Unsurprisingly, what did work were hot items. I am of the mind that displays can be used to highlight the dark corners, the neglected, the otherwise obscure gems, with librarians affording patrons the serendipitous discovery of a new favorite author, musician, or director. But not in this display. From Bridesmaids to Bad Teacher, a Red Box mentality was one that I had to adopt. Romcoms (romantic comedies) were a sure hit. Whether youthful Jake Gyllenhaal or rugged Kevin Costner stared doe eyed out of the box, it didn’t matter. Sweet escape was the appeal.
Once the massive success of this display was apparent—a 90% turnover rate of all 100 items, but 10 circulating during any given week—the children’s department suggested we double the display space. I added magazines for patrons both to glance through and to check out. Nonfiction was a surprising mover, so I threw in a lot more coffee-table books, the kinds that parents like to look through with their kids. For fiction, the best movers continued to be the hot books such as The Help or anything by Jodi Picoult. But surprisingly, mysteries—even those by Janet Evanovich and James Patterson—did not circulate. What I did stock was fully determined by observing behavior (circulation) and listening to patrons, with mixed results.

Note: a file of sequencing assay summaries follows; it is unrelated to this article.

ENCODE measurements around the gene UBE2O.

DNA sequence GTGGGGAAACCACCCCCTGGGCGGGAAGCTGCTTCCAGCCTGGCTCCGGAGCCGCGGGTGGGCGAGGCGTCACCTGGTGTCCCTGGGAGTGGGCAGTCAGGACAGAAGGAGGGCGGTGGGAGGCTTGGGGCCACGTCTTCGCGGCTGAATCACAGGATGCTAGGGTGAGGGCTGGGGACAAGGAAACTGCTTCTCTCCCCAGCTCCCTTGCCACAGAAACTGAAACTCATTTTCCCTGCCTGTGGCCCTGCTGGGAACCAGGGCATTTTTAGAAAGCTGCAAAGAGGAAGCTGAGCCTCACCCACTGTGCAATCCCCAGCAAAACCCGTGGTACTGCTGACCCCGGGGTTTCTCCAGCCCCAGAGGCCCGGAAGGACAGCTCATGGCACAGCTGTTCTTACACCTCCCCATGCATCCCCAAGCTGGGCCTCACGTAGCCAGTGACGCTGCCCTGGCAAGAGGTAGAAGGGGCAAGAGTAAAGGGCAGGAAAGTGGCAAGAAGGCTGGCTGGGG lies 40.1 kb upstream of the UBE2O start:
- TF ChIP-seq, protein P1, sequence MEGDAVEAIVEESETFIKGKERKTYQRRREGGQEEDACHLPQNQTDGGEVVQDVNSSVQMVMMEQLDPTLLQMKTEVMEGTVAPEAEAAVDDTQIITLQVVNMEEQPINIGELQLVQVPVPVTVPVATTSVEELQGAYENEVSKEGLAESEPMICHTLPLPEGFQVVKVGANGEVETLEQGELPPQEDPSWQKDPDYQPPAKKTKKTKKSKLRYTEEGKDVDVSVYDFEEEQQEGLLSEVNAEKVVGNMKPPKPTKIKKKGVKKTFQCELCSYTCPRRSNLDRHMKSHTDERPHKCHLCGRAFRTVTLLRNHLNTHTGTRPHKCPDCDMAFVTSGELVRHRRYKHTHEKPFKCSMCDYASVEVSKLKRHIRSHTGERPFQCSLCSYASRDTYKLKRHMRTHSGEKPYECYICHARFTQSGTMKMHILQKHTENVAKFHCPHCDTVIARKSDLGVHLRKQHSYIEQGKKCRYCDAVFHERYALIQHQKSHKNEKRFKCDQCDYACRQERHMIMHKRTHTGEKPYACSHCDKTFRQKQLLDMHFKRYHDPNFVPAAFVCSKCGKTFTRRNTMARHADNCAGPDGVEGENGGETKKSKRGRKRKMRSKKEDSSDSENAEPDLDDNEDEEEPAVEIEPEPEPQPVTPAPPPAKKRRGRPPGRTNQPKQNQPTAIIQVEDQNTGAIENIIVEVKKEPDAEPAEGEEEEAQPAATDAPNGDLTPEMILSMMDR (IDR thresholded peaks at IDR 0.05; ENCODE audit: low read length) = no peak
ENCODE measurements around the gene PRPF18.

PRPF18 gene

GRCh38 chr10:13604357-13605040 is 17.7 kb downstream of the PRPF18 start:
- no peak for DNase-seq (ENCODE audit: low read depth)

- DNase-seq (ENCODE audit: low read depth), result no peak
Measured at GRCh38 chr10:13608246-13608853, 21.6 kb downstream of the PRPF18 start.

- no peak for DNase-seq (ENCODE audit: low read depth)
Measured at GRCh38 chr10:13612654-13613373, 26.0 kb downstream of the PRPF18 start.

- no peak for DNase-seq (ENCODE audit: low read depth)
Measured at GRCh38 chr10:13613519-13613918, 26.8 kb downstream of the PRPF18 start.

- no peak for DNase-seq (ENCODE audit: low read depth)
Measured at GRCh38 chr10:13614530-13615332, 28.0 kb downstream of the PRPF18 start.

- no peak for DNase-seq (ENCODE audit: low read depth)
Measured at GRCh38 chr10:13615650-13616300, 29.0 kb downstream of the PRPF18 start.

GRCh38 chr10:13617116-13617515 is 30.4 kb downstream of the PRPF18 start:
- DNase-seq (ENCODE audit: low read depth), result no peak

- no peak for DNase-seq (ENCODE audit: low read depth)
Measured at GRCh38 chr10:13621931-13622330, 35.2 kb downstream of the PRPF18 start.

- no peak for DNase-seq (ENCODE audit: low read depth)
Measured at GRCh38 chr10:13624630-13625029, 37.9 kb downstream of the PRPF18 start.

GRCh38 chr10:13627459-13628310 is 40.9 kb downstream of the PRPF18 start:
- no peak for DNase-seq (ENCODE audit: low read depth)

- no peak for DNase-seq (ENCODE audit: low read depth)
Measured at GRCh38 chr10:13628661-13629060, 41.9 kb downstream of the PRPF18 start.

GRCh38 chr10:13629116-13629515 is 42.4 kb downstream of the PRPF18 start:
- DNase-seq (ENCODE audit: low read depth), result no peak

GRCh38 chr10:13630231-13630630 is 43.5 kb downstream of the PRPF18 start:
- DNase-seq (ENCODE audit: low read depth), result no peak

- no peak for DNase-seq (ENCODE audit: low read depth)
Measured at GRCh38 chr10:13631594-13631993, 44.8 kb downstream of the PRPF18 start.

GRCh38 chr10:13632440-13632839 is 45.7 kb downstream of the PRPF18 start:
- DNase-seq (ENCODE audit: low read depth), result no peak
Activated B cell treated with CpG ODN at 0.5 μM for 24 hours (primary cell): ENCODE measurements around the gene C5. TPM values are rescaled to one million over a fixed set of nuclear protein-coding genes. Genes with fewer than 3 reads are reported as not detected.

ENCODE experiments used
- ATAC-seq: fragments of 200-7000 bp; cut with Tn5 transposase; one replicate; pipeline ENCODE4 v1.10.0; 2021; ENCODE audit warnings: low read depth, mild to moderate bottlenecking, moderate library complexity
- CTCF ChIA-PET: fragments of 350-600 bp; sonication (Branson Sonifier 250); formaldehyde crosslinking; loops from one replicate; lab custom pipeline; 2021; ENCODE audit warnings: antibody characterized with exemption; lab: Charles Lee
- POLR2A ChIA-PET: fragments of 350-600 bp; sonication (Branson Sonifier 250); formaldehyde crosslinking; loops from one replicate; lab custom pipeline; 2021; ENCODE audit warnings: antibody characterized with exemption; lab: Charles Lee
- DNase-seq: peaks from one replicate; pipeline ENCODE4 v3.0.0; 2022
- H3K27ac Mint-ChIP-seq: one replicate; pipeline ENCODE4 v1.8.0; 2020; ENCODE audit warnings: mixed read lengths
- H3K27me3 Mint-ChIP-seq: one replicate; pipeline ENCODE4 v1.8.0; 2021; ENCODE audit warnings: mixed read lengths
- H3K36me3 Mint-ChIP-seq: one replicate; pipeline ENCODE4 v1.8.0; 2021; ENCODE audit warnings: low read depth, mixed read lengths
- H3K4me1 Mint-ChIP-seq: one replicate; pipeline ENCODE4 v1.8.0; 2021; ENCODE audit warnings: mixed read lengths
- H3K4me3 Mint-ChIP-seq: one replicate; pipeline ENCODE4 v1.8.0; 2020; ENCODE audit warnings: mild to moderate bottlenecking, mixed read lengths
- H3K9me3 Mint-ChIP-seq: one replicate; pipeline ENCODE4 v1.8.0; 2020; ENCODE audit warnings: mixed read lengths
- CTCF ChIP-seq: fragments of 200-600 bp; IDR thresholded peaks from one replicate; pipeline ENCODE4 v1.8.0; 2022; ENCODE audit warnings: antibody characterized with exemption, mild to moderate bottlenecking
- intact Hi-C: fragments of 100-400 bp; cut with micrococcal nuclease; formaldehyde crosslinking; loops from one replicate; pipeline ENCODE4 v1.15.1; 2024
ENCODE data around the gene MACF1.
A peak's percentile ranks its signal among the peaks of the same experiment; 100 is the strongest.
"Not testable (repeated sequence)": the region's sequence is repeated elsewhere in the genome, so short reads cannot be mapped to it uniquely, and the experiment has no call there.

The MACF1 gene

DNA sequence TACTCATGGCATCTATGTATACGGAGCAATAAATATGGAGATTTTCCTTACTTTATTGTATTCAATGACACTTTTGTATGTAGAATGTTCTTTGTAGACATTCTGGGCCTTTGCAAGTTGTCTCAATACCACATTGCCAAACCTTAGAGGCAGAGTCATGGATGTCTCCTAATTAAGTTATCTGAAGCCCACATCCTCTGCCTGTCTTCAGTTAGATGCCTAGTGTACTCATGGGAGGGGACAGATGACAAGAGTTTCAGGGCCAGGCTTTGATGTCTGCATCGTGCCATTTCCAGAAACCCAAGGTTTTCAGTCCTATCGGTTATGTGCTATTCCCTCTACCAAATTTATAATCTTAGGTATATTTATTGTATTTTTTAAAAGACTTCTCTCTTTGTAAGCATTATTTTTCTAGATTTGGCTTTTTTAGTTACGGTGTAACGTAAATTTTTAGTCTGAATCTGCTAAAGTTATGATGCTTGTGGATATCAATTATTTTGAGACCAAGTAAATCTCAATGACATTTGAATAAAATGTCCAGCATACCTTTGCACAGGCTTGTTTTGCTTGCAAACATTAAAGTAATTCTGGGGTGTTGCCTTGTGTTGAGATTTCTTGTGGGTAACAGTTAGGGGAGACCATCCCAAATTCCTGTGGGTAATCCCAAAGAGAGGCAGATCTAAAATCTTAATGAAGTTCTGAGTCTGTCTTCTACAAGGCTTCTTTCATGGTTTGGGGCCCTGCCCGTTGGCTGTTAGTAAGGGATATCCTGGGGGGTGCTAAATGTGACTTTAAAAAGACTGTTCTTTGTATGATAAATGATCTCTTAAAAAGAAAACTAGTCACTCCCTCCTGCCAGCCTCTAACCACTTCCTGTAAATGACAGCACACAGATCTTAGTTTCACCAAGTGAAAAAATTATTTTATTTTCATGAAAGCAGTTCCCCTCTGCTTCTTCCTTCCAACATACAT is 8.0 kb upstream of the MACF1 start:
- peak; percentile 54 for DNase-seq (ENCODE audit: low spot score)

The feedback that counts
On a weekly fill run, I invariably bump into a patron looking over the Good 2 Go display. Still striving to learn what these patrons are all about, I try to subtly ask what they want—although they often simply wish to be left alone to browse. I listen (then eavesdrop). I ask again. But I get as many misleading bits of advice as helpful tips.
A patron enthused about Jane Austen, wanting the display to overflow with Austenalia. While she loved Jane dearly, she was the only one passing through the children’s department of the Oak Park Public Library who did. Even the hit film Becoming Jane didn’t circulate. The Brontës stuck to the display like glue. Don’t even ask me about Pride and Prejudice and Zombies. . . .